Albiglutide, an albumin-based fusion of glucagon-like peptide 1 for the potential treatment of type 2 diabetes

Curr Opin Mol Ther. 2009 Oct;11(5):579-88.


Albiglutide, under development by GlaxoSmithKline plc for the treatment of type 2 diabetes mellitus (T2DM), is an albumin-fusion peptide. The compound is a mimetic of glucagon-like peptide 1 (GLP-1), a hormone that decreases glucose levels, but has a short half-life because of degradation by dipeptidyl peptidase (DPP)-4. Albiglutide has a longer half-life as a result of its fusion with albumin and its resistance to degradation by DPP-4, caused by an amino acid substitution (Ala to Glu) at the DPP-4-sensitive hydrolysis site. Data from phase II clinical trials in patients with T2DM revealed that albiglutide was well tolerated and that the drug significantly reduced HbA1c levels compared with placebo. At the time of publication, phase III trials assessing albiglutide alone and in combination with other antidiabetic drugs were recruiting patients with T2DM. Albiglutide represents a promising new drug for the treatment of patients with T2DM; the results of long-term trials are awaited with interest.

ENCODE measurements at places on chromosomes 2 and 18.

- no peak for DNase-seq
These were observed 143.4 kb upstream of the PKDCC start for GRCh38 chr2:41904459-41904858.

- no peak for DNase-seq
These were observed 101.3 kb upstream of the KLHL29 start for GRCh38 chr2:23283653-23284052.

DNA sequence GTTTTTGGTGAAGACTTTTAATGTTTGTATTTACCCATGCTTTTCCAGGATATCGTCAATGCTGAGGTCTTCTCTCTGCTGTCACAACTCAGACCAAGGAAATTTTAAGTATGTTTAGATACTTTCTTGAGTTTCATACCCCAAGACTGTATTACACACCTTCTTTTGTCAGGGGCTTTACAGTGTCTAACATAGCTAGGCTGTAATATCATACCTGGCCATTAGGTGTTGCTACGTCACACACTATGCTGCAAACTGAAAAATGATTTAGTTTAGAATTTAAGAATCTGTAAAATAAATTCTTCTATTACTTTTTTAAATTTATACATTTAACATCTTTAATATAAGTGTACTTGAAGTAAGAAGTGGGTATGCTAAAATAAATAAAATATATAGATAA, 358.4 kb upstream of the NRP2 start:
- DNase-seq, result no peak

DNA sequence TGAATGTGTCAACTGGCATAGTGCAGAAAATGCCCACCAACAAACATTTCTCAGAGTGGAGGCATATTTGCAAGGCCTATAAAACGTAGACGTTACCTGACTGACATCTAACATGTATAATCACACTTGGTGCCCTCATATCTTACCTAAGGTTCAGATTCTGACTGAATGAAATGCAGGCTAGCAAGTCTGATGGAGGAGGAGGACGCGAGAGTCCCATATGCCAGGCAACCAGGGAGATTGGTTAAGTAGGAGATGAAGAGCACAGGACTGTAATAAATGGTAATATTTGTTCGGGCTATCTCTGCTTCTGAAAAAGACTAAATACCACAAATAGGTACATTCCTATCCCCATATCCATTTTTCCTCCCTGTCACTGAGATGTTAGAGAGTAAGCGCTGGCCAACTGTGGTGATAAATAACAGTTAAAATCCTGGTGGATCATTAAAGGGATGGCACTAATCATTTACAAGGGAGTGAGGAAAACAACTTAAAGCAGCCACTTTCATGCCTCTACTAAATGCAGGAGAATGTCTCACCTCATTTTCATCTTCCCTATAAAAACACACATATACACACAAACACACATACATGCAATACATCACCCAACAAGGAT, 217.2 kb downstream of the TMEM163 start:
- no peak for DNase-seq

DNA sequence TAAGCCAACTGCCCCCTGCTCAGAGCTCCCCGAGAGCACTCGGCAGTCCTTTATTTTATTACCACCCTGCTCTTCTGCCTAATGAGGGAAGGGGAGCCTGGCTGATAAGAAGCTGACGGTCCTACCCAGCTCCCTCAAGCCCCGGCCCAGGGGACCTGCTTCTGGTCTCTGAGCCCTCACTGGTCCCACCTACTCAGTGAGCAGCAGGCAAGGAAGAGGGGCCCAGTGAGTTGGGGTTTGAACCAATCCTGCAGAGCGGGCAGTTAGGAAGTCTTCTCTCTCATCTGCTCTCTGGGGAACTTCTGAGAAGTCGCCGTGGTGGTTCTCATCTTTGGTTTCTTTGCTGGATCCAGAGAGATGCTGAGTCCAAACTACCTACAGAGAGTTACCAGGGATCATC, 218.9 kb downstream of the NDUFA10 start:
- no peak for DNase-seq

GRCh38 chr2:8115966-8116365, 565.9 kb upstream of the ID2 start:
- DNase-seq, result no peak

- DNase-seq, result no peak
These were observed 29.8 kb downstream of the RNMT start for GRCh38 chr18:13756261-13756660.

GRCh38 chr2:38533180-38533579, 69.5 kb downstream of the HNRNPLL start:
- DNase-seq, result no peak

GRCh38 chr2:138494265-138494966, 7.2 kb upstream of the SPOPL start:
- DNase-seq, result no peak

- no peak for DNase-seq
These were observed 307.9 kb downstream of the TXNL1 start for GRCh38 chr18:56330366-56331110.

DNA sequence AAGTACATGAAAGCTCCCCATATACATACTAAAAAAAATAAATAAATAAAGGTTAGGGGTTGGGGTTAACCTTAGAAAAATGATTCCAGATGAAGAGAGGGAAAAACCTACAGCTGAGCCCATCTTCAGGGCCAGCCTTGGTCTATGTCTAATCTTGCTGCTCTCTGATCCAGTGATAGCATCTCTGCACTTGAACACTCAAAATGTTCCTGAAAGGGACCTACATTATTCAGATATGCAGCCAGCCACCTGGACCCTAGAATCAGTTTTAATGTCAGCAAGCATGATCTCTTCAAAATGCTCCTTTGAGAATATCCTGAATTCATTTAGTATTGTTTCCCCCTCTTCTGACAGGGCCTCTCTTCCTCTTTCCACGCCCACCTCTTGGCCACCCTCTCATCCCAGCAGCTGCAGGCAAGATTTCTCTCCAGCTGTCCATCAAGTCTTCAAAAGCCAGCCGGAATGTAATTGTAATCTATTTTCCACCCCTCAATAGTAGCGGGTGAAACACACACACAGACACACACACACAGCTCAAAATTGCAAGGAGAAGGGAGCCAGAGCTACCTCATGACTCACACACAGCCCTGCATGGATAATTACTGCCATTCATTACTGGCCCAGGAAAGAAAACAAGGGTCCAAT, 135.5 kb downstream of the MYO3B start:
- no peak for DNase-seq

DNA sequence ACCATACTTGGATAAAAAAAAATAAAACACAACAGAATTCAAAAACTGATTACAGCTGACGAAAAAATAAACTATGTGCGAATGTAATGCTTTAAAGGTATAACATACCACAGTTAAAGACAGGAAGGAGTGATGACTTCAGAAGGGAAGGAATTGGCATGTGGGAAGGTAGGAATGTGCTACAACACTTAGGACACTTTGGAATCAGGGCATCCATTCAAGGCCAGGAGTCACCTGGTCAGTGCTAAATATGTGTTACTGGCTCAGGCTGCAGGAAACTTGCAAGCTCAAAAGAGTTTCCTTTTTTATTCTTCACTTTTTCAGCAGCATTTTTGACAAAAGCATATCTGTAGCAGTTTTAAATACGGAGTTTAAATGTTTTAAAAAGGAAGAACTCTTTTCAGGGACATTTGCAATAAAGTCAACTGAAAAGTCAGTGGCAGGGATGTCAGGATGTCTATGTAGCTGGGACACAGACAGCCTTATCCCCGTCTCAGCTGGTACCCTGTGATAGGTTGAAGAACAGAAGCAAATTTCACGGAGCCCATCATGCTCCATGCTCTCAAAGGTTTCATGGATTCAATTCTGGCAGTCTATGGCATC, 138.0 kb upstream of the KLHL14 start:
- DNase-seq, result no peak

Publication types

  • Review

MeSH terms

  • Albumins / chemistry
  • Animals
  • Area Under Curve
  • Clinical Trials as Topic
  • Diabetes Mellitus, Type 2 / drug therapy*
  • Drug Evaluation, Preclinical
  • Glucagon-Like Peptide 1 / analogs & derivatives*
  • Glucagon-Like Peptide 1 / chemistry
  • Glucagon-Like Peptide 1 / therapeutic use
  • Humans
  • Hypoglycemic Agents / chemistry
  • Hypoglycemic Agents / pharmacokinetics
  • Hypoglycemic Agents / therapeutic use
  • Patents as Topic


  • Albumins
  • Hypoglycemic Agents
  • rGLP-1 protein
  • Glucagon-Like Peptide 1